Paul Krugman makes a cogent argument today in the New York Times with respect to technology which few who regularly read this blog will be surprised to know I wholeheartedly agree. But I’m not sure he needs to bring Luddism, with all its anti-technology baggage, into the argument.
As you may or may not know, Luddism has its roots in the destruction of textile machinery by European factory workers in the early 19th century, who were concerned as to the effects that this new technology was having on their ability to retain their livelihoods. Over the decades, however, Luddism has become more generally associated with expressions of anti-technology and other gruntish behavior, and, while it has undergone some recent reinvention by the Neo-Luddite movement, it is still commonly utilized as a derogatory term to categorize and marginalize those who question the purposes to which technology is being applied as those who just “hate technology.” However, in terms of the original idea, I do think it is just as relevant today as it was 200 years ago. To wit (from Krugman):
Until recently, the conventional wisdom about the effects of technology on workers was, in a way, comforting. Clearly, many workers weren’t sharing fully — or, in many cases, at all — in the benefits of rising productivity; instead, the bulk of the gains were going to a minority of the work force. But this, the story went, was because modern technology was raising the demand for highly educated workers while reducing the demand for less educated workers. And the solution was more education.
Now, there were always problems with this story. Notably, while it could account for a rising gap in wages between those with college degrees and those without, it couldn’t explain why a small group — the famous “one percent” — was experiencing much bigger gains than highly educated workers in general. Still, there may have been something to this story a decade ago.
Today, however, a much darker picture of the effects of technology on labor is emerging. In this picture, highly educated workers are as likely as less educated workers to find themselves displaced and devalued, and pushing for more education may create as many problems as it solves.
I have long felt that the increasing trend of requiring a college education to enter the middle class was a dangerous concept for a functioning democracy. Indeed, while it is a laudable goal, and highly desirable, to have an educated population, the backbone of the middle class should always primarily be those who can find reasonable work without an advanced degree. More Krugman:
So should workers simply be prepared to acquire new skills? The woolworkers of 18th-century Leeds addressed this issue back in 1786: “Who will maintain our families, whilst we undertake the arduous task” of learning a new trade? Also, they asked, what will happen if the new trade, in turn, gets devalued by further technological advance?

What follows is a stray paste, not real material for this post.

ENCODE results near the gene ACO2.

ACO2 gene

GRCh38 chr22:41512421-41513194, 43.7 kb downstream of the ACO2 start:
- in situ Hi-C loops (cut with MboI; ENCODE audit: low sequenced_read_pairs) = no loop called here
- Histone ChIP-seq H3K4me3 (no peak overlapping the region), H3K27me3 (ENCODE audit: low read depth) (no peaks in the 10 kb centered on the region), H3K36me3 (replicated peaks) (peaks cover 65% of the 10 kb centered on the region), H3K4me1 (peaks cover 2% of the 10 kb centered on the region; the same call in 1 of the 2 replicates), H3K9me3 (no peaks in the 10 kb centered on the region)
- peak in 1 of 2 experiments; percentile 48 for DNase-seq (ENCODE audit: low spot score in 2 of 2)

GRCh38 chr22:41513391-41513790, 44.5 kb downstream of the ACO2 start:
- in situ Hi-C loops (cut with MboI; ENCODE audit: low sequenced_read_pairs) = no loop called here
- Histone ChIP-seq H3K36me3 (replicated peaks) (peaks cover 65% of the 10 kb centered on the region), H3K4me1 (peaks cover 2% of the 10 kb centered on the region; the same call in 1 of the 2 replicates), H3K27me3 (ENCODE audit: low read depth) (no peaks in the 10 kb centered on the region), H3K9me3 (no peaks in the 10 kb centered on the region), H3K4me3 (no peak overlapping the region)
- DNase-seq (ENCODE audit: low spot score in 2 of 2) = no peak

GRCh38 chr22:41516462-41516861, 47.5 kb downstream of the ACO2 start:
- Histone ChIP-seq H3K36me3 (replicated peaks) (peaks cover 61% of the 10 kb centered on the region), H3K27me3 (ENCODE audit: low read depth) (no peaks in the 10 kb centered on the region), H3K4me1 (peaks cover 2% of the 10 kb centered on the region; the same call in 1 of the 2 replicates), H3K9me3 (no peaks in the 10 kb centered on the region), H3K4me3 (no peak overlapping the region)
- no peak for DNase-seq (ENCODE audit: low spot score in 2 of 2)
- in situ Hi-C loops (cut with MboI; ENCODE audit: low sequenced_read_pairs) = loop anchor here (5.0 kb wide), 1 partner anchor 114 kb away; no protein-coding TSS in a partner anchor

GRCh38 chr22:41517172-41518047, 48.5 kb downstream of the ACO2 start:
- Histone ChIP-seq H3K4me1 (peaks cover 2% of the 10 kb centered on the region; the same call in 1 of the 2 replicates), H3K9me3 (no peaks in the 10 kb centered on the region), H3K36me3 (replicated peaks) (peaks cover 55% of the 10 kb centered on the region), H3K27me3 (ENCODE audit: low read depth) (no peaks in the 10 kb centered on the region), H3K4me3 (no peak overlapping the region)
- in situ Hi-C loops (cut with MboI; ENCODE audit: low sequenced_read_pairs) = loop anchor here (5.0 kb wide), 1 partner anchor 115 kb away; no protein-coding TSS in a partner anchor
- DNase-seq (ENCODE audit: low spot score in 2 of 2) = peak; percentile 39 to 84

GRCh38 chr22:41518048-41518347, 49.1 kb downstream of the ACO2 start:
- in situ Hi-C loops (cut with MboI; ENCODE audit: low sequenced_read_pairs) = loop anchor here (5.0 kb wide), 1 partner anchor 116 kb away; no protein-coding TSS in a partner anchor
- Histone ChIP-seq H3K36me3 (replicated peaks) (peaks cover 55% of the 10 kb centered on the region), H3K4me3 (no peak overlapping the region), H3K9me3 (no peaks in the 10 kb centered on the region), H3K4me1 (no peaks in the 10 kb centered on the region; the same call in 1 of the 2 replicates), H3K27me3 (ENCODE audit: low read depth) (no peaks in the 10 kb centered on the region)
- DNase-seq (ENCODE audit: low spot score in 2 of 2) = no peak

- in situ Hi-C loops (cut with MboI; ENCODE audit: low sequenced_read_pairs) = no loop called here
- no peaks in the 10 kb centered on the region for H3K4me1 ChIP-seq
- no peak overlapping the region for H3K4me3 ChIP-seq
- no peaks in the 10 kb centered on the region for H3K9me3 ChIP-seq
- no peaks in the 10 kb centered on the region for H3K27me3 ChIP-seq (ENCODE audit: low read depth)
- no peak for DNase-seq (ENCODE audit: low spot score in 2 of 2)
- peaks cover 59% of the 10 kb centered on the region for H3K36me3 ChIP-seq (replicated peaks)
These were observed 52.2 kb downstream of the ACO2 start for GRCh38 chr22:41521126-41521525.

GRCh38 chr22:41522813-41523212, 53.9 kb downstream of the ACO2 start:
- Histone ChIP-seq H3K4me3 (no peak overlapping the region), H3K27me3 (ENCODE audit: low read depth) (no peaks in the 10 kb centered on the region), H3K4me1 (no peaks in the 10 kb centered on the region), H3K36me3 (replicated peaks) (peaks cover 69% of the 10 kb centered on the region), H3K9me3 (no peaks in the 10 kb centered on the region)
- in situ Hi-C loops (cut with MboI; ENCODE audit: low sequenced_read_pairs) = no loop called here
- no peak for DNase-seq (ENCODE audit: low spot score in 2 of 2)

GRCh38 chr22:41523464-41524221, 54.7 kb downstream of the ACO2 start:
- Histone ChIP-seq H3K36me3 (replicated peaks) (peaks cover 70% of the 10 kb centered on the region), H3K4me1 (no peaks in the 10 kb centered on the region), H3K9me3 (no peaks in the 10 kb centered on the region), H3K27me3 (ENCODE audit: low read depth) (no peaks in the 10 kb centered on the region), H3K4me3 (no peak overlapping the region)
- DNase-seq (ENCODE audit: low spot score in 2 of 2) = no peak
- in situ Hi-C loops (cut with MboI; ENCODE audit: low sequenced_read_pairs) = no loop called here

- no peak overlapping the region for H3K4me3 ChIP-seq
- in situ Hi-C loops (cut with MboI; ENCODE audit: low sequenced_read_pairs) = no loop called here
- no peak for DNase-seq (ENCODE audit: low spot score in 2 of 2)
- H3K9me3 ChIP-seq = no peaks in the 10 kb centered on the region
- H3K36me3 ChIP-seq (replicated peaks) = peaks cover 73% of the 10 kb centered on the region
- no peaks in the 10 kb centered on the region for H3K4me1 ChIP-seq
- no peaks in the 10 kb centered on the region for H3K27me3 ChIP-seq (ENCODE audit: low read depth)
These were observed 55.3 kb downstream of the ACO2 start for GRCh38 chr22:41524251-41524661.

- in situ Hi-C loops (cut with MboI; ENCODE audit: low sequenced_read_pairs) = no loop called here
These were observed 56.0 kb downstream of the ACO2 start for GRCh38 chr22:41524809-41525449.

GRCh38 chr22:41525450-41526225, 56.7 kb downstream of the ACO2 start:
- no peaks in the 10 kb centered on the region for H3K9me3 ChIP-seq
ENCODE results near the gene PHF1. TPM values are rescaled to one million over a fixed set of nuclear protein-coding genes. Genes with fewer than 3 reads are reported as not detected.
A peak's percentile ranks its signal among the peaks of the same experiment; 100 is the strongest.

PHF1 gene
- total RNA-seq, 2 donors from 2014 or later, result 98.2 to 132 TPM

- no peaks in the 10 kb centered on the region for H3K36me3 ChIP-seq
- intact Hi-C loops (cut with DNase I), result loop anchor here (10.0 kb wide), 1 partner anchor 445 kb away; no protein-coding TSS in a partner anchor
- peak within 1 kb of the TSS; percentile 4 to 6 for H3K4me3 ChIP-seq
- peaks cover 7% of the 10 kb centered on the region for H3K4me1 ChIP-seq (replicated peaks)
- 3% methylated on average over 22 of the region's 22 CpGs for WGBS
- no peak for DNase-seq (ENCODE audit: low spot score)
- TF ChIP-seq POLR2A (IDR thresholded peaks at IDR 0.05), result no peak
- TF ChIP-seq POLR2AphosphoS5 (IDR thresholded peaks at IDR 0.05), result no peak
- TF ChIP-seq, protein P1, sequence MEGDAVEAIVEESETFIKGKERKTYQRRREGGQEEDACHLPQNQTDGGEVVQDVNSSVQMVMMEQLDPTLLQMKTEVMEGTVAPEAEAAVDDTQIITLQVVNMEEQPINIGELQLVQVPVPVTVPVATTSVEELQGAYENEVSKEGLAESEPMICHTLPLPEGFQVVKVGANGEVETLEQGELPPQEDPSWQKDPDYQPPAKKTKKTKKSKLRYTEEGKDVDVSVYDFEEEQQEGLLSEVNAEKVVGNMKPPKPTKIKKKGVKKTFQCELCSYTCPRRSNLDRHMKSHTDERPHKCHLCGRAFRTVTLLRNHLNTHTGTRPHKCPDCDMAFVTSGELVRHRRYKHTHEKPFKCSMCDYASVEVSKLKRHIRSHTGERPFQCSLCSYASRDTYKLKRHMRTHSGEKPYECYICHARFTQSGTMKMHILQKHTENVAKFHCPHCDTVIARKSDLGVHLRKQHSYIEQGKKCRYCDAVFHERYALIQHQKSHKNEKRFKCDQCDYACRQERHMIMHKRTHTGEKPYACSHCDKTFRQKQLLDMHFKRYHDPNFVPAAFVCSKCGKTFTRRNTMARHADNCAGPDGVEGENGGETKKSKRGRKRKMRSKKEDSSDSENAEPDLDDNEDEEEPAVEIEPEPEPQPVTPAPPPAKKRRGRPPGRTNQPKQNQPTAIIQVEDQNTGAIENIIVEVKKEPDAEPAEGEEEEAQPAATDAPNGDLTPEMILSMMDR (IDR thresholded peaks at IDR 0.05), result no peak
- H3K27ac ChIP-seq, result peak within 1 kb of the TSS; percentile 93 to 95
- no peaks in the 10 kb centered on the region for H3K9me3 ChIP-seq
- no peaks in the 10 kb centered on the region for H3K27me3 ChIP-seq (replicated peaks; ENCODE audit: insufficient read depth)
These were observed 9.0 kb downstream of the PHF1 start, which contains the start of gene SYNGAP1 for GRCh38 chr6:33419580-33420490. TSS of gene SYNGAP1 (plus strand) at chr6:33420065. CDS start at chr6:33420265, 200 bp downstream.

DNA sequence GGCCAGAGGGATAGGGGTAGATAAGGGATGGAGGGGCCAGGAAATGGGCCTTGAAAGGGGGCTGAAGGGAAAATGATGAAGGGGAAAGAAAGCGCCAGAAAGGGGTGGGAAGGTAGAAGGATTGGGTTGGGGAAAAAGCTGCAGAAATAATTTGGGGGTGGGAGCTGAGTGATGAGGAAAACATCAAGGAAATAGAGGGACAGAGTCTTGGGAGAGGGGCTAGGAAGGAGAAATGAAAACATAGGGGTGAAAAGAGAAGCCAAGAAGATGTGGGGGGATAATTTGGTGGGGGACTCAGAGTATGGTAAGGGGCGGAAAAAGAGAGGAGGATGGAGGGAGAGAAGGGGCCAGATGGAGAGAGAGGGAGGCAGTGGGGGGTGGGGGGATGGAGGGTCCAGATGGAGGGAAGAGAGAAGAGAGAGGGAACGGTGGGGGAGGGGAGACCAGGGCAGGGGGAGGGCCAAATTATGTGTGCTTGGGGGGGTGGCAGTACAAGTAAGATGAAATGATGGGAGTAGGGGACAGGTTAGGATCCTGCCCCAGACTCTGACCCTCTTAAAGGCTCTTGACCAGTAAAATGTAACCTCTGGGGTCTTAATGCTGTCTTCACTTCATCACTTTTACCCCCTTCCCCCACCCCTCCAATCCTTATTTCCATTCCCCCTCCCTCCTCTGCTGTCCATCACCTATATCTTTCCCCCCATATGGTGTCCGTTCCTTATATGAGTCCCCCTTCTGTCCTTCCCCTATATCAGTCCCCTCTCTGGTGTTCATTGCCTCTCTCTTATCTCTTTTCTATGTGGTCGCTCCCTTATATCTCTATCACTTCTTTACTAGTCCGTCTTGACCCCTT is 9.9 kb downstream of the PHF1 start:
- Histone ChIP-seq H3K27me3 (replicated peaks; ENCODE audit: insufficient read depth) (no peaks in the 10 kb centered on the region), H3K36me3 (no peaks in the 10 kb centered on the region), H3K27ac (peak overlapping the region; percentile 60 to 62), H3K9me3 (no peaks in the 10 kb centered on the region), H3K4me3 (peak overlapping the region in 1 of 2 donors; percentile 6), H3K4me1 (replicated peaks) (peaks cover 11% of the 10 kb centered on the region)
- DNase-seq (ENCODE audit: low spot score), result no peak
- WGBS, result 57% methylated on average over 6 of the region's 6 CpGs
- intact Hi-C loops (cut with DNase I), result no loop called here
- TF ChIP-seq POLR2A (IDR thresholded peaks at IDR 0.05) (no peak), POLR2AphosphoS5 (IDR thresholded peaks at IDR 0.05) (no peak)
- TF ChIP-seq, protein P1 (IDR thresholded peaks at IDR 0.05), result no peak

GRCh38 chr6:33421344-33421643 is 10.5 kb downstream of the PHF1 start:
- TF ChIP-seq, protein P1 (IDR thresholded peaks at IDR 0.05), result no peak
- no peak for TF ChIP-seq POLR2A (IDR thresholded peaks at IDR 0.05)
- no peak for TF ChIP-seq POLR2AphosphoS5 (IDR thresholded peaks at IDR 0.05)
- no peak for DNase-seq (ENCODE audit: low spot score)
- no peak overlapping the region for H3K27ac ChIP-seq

And the modern counterparts of those woolworkers might well ask further, what will happen to us if, like so many students, we go deep into debt to acquire the skills we’re told we need, only to learn that the economy no longer wants those skills?
Education, then, is no longer the answer to rising inequality, if it ever was (which I doubt).
So what is the answer? If the picture I’ve drawn is at all right, the only way we could have anything resembling a middle-class society — a society in which ordinary citizens have a reasonable assurance of maintaining a decent life as long as they work hard and play by the rules — would be by having a strong social safety net, one that guarantees not just health care but a minimum income, too. And with an ever-rising share of income going to capital rather than labor, that safety net would have to be paid for to an important extent via taxes on profits and/or investment income.
The fundamental problems with the way technology (and globalization) has been implemented have always been about the way that displaced workers have been treated, and how the fruits of increased productivity have been shared. While the general case can always be made that “consumers” benefit from increased productivity, it becomes harder to justify when large percentages of this consumer group are forced to fend for themselves when they become “redundant.” After all, it is rather hard to reap those “consumer benefits” when you have no job, or prospects of easily acquiring a new one.
Thus while Krugman proposes some solutions for maintaining the middle class , I think a better strategy would be to focus on investing in industries that increase the number of adequately paying jobs that can reasonably be performed with a high school education (not these), investing in producing high school graduates that can enter these jobs without requiring additional initial training (and perhaps adding publicly funded trade schools for focused industries), and to help workers learn transferable skills that can be leveraged for alternative occupations. Without this focus, all you will ultimately have is a lot of disgruntled, unemployed/underemployed college graduates, and an even larger group of disgruntled , disenfranchised people for whom attaining a middle class livelihood – and, consequently, a reason to be engaged in self-government – is a far-off dream last learned through aging and irrelevant textbooks.